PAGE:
GUEST BLOG: Sabirul Islam talks teenpreneurship

GUEST BLOG: Sabirul Islam talks teenpreneurshipMonday, September 27, 2010 by Rebecca

Sabirul Islam is a young entrepreneur, motivational speaker and author. Here's how he went from unemployed teenager to trader and teenpreneur (at just 16).

I grew up in the Borough of Tower Hamlets in London: the City and Canary Wharf were just a 10-minute walk from where I live. Despite being so close to these huge financial industries, there was a lot of inequality around the area in which I was raised. So, at a young age, I learned that you need to have confidence and belief to be able break the barriers of being the 'everyday youth'- especially in a borough that sees crime and violence as a way forward. I decided to try something unique and different to make myself stand out from those around me.

At the age of 13, I was given the opportunity to work for my cousin. He was only 14 years old at the time. His business idea involved designing calendars for teachers in school; I felt this was a very simple task. Two weeks later, I received a letter through the post. It simply stated: "Dear Sabirul Islam… You're Fired!" It was the most daunting thing I've experienced to date. But I feel that it was that moment of failure that opened my eyes to entrepreneurship.

To prove my cousin wrong for firing me, I started my own website design business called 'Veyron Technology' at the age of 14. This won an award for "Best Inner East London Company". My aim was to make more money than my cousin: he made £60 profit in a year of running his business (but that was a lot of money to me at the time!). By designing websites for corporate businesses, I became a thousandaire in less than two weeks! My client list included big names like Merrill Lynch, ABN Amro and Morgan Stanley!

At the age of 16, I was given the opportunity by Merrill Lynch to fly to New York and learn the basics about investment and trading. The two-week programme inspired me to take risks and put what I learnt in New York to action, and three months later I became a part time trader for a period of nine months.

With a wealth of knowledge and experience as a young entrepreneur and investor, I was continuously approached by young people to talk to them about how I achieved such success at a young age. This gave me the vision and desire to inspire young people across the nation and led to me writing my first book, The World at Your Feet, aged just 17. The launch of my first book presented the opportunity to become a motivational speaker, sharing my message and selling over 42,500 copies of the book in nine months.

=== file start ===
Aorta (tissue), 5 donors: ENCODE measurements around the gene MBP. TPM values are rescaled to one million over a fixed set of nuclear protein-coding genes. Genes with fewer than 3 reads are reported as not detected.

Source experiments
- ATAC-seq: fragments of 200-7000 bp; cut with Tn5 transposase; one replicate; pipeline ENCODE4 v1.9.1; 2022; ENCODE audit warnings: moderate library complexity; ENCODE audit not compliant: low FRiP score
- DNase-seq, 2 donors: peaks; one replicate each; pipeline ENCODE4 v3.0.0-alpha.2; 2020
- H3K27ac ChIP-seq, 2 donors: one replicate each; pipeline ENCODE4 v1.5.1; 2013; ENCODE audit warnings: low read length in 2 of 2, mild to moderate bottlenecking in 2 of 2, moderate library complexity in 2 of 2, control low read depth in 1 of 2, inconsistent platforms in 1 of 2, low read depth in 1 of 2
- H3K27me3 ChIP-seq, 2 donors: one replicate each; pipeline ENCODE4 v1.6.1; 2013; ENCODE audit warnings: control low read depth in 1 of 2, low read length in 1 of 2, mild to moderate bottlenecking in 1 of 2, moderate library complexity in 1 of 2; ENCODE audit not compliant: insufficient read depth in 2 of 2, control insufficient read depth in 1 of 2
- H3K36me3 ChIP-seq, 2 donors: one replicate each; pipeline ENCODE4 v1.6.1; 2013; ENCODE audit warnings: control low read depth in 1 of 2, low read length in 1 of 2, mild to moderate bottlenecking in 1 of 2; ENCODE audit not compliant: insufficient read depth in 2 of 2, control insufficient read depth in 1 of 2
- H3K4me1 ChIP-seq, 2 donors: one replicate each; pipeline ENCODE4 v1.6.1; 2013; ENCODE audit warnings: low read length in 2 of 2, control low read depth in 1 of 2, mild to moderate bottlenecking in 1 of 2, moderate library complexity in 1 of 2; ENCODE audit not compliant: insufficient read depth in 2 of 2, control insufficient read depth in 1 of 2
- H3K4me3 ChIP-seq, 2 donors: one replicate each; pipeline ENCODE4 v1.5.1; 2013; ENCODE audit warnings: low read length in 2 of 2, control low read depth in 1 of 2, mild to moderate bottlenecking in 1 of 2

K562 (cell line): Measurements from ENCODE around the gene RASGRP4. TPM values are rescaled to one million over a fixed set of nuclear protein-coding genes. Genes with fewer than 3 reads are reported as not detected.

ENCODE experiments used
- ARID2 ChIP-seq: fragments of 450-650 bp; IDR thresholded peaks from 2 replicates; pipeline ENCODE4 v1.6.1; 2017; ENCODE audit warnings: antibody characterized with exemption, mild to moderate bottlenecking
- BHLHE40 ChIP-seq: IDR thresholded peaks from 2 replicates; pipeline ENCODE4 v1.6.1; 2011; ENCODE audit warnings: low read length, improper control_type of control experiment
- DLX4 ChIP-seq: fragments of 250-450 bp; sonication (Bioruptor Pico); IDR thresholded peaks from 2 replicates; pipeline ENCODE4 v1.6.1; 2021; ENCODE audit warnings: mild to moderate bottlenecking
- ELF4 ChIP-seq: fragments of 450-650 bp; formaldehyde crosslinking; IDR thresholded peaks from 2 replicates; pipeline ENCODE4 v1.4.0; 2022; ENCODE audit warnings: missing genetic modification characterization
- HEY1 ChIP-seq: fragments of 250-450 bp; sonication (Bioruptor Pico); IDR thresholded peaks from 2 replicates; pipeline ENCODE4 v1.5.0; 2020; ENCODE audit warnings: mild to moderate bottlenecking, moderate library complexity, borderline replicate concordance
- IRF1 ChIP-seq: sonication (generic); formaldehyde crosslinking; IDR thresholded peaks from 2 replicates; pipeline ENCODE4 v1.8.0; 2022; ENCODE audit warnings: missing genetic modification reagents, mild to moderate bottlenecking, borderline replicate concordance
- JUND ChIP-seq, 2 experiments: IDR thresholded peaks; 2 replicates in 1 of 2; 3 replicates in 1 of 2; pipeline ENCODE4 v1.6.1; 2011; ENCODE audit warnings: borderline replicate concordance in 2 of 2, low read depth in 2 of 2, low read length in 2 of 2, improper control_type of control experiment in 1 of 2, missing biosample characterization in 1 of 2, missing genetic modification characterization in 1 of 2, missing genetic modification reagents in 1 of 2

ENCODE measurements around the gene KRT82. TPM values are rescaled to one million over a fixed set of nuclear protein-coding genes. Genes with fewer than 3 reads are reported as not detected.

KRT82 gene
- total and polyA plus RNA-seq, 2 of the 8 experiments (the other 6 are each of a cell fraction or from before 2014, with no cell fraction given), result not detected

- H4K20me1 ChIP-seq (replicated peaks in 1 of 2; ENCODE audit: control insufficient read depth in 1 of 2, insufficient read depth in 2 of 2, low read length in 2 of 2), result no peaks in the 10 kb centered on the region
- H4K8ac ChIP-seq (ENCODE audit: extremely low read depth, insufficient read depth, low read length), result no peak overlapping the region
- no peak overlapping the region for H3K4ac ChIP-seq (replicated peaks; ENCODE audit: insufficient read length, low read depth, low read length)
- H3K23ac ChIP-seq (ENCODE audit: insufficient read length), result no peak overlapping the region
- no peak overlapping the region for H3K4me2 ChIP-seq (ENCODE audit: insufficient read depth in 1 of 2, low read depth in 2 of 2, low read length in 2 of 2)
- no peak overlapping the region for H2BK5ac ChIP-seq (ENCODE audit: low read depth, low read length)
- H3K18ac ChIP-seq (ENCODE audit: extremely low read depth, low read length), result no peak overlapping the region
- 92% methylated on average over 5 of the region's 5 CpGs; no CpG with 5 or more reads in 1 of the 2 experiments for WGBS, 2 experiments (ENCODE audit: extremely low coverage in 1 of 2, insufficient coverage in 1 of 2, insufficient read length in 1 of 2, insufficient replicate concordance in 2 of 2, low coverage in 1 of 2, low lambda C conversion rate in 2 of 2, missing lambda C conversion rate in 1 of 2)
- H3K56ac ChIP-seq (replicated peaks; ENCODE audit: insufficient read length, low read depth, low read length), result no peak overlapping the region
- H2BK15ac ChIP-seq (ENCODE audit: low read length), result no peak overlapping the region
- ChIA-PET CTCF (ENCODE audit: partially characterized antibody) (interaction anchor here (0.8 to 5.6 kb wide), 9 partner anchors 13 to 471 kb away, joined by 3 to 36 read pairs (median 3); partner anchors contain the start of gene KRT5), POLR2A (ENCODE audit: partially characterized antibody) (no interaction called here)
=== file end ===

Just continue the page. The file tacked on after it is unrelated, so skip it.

As a young entrepreneur, I did not only want to inspire young people, but to educate them about the world of entrepreneurship and taking risks. This led me into launching my own business board game called Teen-Trepreneur at the age of 18. The vision behind the game is to teach young people the basics of running a real business and all the daily costs and risks involved. The game is currently being piloted in schools across London, as it introduces 15 of 25 units taught for BTEC Level 2 Diploma in Business.

Launched alongside the board game was my second book, The World at Your Feet: Three strikes to a Successful Entrepreneurial Life.

The journey which I've experienced has enabled me to meet many famous faces and receive many prestigious awards such as the Mosaic Entrepreneur of the Year, which I was awarded by HRH Prince of Wales and HRH Princess of Jordon in 2008. Other awards include the Growing Up CEO Award which I was awarded at Harvard Business School and it was recently announced that I am an honouree of the JCI World Top 10 Outstanding Young Person's Award, which I'll receive in Osaka, Japan this November.

Now aged 20, my vision to inspire young people has expanded to a global scale. I have reached out to millions of people across the UK, USA, Nigeria and South Africa with a world tour following this November. From November 2010, I will also launch my own Teen-Trepreneur Speakers Bureau, which will include young speakers from the UK and around the World. It's been a very strong passion of mine to give young people the belief that ordinary individuals who do something unique make them extraordinary.

 

To find out more about Sabirul, check out his TEDx talk.